Pagan Blog Project: Insidious Sexism within the Liberated Pagan community

I don’t normally wear my angry feminist hat in public. I have found that it a) can’t change a moron’s mind and b) has more of a backlash from the “f” word than it does good. But I have been noticing a trend within my pagan community and can’t stay silent any longer.

How many of you have a Facebook page? I know, Facebook is a huge waste of time. But we are still addicted and it still has its uses.

Today, I logged on to see this:

This photo had been “liked” by a friend of mine, an educated, liberal, feminist, pagan man. And this isn’t the first time. How about this quote that was under a picture of a female soldier:

While you carry a purse, she carries a 65lb rucksack. While you shop with your girlfriends, she cleans her rifle with her battle buddies. When you wear heels, she wears her combat boots. Instead of the make-up that you wear on your face to make yourself look pretty, she paints her face for camouflage. While you kiss your husband goodbye for the day, she kisses hers goodbye for the year. Don’t forget about the women who serve.

There are a million more I could post, but I won’t. My point here is that this is all sexist. It is!!. Its cloaked in terms of liberalism and feminism and if I were to ever mention to my male friends that they are being sexist, they would be horrified and probably accuse me of being too sensitive.

But these are sexist. They perpetuate the same stereotypes as more archaic forms of sexism. The picture of Thelma? There is the idea of sexual availability, access to even the most asexual women. There is the idea of a man’s ideal body hidden under the “nerdy” exterior. There is the idea of male approved sex available as well, in the idea of “dirty” sex. I am gonna tell you straight out: most forms of porn that involve “dirty” sex also involve female debasement in some way shape or form. Not to say that all “dirty” sex is like this, I’m a huge proponent of BDSM and fetish’s. But the idea offered here is that this woman is available to anyone who asks, at any time.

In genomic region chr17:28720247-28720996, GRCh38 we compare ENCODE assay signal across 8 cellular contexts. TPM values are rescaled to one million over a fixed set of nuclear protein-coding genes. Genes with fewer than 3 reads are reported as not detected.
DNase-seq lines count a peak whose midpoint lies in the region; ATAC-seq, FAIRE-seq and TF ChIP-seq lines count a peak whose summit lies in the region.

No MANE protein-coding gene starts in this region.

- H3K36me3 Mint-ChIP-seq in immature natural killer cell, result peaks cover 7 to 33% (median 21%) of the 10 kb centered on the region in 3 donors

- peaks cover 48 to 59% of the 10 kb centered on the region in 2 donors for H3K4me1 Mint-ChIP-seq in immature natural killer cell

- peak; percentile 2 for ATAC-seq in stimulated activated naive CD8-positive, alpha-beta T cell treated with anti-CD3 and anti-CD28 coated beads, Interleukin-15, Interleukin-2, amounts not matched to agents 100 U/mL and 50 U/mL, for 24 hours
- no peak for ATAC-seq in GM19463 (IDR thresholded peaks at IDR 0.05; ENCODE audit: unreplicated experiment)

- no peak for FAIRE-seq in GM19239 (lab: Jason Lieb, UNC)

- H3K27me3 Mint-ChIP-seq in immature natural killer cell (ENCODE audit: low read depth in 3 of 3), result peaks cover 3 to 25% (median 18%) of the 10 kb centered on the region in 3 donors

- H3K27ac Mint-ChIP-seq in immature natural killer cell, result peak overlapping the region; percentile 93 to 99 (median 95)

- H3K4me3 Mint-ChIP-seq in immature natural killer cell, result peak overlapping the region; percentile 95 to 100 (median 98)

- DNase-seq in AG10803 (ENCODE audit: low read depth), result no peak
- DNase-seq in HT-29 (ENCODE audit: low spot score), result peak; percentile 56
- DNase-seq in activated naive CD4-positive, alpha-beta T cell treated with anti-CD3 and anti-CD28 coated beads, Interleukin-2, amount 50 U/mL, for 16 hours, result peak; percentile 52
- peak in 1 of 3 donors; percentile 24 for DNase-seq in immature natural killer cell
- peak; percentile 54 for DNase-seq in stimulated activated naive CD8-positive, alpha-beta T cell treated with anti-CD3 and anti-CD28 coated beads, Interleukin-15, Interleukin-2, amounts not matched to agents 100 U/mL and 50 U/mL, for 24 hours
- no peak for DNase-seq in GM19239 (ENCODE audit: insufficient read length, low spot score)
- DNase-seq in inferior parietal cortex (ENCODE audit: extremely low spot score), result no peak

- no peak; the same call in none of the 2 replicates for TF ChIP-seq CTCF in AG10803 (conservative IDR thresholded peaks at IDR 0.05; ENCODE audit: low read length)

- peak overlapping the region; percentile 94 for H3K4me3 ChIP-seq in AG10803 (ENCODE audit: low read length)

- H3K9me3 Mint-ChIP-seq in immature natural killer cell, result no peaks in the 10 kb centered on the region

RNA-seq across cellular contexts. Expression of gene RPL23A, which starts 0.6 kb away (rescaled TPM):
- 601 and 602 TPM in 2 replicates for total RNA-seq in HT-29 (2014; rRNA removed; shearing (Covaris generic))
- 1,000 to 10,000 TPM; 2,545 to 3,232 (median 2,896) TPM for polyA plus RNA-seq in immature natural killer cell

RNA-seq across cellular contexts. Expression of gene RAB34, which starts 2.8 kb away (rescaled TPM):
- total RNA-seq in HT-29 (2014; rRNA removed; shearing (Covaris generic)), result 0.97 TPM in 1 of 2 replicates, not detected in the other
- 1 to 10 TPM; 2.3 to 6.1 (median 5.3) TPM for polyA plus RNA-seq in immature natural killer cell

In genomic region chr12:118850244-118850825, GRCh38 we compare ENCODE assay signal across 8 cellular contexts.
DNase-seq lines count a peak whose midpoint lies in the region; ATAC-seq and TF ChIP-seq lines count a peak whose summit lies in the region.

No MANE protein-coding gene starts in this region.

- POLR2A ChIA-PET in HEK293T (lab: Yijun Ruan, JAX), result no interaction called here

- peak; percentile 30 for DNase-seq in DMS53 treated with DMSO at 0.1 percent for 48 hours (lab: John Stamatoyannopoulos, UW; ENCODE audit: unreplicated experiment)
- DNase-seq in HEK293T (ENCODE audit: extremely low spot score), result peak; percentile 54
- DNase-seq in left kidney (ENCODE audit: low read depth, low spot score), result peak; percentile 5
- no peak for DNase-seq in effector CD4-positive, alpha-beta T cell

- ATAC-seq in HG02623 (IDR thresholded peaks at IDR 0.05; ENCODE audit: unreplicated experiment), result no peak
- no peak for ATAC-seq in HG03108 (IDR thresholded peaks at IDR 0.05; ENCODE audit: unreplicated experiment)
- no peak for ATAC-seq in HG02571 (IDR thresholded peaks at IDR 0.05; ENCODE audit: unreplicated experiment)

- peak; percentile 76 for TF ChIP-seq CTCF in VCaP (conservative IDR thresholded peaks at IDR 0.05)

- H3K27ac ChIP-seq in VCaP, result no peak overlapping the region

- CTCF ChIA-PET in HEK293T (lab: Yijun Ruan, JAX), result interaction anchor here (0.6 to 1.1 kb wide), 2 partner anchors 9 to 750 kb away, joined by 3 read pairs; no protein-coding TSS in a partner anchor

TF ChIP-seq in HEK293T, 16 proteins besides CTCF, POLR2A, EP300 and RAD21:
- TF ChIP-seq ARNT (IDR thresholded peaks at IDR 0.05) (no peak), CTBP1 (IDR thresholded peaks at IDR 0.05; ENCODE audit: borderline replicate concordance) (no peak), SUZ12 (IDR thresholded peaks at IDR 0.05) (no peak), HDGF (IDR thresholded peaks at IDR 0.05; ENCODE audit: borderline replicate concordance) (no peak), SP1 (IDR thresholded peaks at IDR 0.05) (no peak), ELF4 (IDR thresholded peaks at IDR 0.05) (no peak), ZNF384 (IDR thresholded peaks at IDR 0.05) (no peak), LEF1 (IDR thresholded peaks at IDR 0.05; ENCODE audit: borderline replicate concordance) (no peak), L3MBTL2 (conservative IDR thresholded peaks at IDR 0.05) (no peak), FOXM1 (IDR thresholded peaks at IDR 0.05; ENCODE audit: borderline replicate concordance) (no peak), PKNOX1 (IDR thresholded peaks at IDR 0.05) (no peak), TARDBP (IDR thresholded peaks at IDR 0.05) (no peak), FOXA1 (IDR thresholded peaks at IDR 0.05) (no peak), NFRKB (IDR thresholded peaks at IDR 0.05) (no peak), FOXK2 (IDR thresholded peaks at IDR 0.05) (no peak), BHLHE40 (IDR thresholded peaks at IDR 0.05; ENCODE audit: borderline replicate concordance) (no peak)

And there is still the divide of dichotomies: nerdy vs stupid, curvy vs skinny, Madonna vs whore.

As for the quote… really???????????? So there are only two types of women, the ones who shop and carry purses and spend money, and the type who perform traditional male tasks like going off to war? What about the single mom who hasn’t spent money on herself in years? The college student living off of Ramen noodles? The woman trapped in an abusive/arraigned/dead/unhappy relationship? What about every woman who isn’t a part of that image painted? Yes, I am pro-female military. I am a veteran. But I am also pro-women. So if you really want to talk about women in war, lets talk about the rape statistics, the racism in portraying all female military as white and pretty, the harassment, the debasement, the guilt a woman feels when she leaves her children or spouse behind, the fact that lesbians just NOW got the right to kiss their SO’s goodbye and hello in public.

I’m just tired of it. I don’t want to be told what kind of woman to be. I don’t want intelligence linked to how I look or how sexually available I am. I don’t want to be “bad” or “shallow” if I shop or eat food or wear makeup.

I just want it to stop.



  1. Some very thought provoking points brought up here – some that I was well educated on and feel the same way you do on such subjects as porn and the Madonna vs whore complex and porn. Some points hadn’t occurred to me before – this case with Thelma.

    I too am a veteran who served as an MP and later reclassed to a Chaplain’s Assistant – I can definitely sympathize with the sexual harassment (from personal experience), rape, unwanted pregnancies, domestic violence (with both servicemen and spouses), and dealing with females and with issues at home and with their family as they ready to deploy.

    Thank you for writing and sharing this.

  2. Tana says:

    May I say: AMEN?